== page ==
418) First 2015 contributions
Ludwik Kowalski (see Wikipedia)
Department of Mathematical Sciences
Montclair State University, Montclair, NJ, 07043
The CMNS discussion group, to which I belong, remains active. Numbered examples of recent contributions are shown below.
1) L.K. (myself) asked: "What is more important, in a published report,
(a) the description of the protocol, which the author wants to be recognized as a reproducible way to generate excess
(b) the description of the method by which such heat was measured by the author?
I think that (a) is much more important than (b), especially in the context of our present situation.
If I were still experimentally active, and if I had new excess heat results, I would focus on the protocol, and on the main
result--how much excess heat, at what mean input power, and for how long. THe rest would be less important. I would not worry
about absence of details in the description my calorimeter.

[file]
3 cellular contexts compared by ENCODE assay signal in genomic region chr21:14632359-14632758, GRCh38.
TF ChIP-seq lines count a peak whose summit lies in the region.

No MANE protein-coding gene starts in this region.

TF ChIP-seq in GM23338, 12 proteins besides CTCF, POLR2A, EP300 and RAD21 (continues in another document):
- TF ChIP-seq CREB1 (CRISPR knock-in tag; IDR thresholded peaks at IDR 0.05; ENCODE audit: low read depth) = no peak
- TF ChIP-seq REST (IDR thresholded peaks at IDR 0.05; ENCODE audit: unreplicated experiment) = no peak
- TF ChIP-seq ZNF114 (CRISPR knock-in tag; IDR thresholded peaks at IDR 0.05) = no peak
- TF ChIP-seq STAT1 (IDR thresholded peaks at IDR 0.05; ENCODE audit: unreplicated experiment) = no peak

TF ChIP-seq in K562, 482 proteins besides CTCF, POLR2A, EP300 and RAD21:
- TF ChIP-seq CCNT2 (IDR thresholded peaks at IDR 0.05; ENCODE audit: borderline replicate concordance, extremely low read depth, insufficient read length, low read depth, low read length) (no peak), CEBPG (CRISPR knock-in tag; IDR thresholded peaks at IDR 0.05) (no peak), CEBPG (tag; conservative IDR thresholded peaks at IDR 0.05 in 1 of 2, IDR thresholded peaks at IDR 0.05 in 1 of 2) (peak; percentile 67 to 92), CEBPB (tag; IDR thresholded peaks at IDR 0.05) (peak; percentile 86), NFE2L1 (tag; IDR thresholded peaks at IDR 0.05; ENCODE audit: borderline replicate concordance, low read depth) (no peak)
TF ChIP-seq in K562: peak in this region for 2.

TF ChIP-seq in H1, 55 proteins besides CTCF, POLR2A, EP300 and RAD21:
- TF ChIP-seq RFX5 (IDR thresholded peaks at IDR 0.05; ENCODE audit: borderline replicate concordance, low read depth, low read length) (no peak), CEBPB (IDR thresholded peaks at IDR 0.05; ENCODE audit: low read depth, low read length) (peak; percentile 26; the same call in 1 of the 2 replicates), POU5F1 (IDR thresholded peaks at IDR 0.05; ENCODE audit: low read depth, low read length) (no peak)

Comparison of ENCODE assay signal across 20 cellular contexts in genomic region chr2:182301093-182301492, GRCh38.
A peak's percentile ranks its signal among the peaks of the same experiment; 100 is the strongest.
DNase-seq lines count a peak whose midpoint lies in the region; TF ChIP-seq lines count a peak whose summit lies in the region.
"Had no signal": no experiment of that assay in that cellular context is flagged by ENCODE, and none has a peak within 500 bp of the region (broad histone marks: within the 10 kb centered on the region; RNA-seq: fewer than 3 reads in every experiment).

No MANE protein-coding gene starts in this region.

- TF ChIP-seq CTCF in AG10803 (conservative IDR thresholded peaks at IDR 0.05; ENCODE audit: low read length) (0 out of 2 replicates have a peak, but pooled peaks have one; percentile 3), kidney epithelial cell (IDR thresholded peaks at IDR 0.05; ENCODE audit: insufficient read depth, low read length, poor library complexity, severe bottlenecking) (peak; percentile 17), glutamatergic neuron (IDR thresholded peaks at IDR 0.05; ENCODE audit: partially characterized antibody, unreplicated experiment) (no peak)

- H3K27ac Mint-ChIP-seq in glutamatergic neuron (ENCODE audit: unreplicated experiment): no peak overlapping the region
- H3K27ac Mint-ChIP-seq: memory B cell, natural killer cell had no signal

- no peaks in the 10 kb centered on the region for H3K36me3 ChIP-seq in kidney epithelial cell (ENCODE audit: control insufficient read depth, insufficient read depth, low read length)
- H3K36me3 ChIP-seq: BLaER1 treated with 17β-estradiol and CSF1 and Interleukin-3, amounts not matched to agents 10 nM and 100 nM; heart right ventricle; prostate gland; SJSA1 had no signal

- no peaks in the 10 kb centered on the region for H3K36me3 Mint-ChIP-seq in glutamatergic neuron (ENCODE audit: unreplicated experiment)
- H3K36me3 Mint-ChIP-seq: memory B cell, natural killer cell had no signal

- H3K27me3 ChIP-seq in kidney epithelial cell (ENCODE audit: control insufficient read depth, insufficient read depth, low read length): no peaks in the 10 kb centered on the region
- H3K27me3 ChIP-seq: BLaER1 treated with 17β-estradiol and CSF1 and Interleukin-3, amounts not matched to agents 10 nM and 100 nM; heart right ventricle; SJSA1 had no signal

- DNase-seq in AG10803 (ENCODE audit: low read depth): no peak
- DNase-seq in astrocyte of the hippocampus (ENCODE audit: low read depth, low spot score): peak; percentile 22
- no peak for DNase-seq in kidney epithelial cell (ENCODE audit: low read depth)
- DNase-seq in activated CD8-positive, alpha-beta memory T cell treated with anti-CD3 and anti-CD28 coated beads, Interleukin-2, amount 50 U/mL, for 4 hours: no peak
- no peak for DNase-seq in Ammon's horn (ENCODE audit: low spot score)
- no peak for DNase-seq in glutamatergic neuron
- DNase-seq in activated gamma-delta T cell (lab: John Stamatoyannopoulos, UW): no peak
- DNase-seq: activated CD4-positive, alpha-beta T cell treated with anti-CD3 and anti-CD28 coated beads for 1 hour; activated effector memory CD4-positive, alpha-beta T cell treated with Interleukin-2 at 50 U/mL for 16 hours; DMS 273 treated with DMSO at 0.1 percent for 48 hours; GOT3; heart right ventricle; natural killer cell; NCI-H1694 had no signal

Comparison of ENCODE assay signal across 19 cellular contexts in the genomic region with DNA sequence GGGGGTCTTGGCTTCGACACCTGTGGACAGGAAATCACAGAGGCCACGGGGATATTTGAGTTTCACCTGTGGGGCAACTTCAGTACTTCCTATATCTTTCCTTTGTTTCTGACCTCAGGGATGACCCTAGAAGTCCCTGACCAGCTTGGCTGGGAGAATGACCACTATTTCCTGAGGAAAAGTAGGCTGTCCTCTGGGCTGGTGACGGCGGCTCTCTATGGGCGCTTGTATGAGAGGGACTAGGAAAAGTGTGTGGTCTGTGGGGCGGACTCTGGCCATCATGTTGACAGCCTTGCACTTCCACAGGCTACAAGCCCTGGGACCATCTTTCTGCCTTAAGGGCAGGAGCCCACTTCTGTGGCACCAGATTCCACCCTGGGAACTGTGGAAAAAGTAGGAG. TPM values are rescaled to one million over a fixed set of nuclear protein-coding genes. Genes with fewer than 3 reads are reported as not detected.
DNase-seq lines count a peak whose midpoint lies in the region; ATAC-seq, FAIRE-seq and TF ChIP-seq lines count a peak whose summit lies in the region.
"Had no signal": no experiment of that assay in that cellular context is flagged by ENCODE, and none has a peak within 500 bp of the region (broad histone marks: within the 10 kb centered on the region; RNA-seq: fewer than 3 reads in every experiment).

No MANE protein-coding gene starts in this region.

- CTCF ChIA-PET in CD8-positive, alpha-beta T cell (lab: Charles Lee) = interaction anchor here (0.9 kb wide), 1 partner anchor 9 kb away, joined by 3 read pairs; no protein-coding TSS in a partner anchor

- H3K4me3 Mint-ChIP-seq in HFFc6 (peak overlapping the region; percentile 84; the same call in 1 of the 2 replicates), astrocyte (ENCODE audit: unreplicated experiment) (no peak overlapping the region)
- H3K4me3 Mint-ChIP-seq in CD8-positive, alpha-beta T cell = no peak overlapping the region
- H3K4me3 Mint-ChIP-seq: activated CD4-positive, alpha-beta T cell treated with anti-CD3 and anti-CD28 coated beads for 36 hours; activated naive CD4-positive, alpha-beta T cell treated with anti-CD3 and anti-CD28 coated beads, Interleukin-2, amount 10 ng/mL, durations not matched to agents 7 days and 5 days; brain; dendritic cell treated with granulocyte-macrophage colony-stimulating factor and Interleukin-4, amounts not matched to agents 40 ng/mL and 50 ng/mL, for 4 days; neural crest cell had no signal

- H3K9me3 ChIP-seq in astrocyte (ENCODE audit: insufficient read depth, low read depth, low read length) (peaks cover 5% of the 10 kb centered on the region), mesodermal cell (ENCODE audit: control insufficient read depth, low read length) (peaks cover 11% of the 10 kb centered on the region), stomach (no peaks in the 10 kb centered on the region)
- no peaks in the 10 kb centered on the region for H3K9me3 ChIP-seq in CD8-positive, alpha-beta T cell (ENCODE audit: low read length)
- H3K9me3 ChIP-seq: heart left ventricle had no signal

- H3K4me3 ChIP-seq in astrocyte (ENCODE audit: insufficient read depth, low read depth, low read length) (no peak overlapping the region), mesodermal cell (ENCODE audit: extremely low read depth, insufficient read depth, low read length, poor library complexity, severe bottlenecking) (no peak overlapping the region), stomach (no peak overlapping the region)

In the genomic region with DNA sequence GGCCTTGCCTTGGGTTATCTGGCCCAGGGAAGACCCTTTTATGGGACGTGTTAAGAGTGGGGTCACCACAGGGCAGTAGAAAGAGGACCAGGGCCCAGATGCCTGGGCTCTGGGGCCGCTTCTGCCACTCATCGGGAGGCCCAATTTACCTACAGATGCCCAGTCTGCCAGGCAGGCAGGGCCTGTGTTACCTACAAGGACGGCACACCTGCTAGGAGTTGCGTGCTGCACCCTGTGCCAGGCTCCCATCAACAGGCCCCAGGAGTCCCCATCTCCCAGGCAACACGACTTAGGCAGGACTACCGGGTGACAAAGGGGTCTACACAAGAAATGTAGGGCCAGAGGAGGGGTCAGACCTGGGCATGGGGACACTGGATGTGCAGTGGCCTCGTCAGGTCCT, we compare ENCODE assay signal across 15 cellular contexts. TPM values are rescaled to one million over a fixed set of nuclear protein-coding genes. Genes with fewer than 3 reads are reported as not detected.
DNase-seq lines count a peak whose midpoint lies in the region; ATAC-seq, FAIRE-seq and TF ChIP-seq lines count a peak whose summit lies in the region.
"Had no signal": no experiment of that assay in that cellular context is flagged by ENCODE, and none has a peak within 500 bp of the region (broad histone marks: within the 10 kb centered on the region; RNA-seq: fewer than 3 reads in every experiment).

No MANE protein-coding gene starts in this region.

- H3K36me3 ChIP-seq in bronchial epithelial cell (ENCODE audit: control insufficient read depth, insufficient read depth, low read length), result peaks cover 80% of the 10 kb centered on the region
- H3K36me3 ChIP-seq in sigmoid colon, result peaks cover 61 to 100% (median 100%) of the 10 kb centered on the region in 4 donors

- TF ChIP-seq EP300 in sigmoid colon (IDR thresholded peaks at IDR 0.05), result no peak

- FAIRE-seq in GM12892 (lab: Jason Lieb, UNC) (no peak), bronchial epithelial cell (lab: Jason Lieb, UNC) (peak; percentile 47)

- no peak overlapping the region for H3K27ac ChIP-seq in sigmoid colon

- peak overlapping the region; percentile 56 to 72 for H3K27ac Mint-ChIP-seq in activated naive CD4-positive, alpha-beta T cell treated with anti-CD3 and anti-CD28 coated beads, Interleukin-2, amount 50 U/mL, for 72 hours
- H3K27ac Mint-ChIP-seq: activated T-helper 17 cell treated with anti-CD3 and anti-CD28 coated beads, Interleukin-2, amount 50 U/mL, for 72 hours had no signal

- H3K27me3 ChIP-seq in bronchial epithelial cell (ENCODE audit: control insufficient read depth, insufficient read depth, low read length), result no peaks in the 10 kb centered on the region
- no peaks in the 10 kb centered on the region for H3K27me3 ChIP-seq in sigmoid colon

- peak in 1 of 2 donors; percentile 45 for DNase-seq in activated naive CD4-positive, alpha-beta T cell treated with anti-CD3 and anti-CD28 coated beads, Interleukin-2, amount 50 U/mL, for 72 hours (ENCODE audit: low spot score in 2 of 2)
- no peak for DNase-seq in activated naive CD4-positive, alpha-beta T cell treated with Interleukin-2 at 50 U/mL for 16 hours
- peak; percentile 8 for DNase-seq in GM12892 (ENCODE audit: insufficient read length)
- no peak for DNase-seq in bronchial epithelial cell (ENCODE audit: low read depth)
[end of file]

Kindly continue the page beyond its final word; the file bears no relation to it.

... In fact, new experimental data are more likely to be recognized as reproducible when different methods of measuring excess
heat are used, for a given protocol.
Naturally, a description of my calorimeter would be included if it were unusual, or if the goal were to teach calorimetry.
Explaining an experimental result, before it is recognized as reproducible, might become a big wast of time. I would not try to
do this, except in an usual situation, for example, if I actively particpated in collection of experimental data.
1) X1 responded: "I agree completely. As to (b) what is important is the data and actual analysis. (a) without (b) is useful as a proposed experimental approach, but won't necessarily move mountains. (b) without (a) is not reproducible. ..."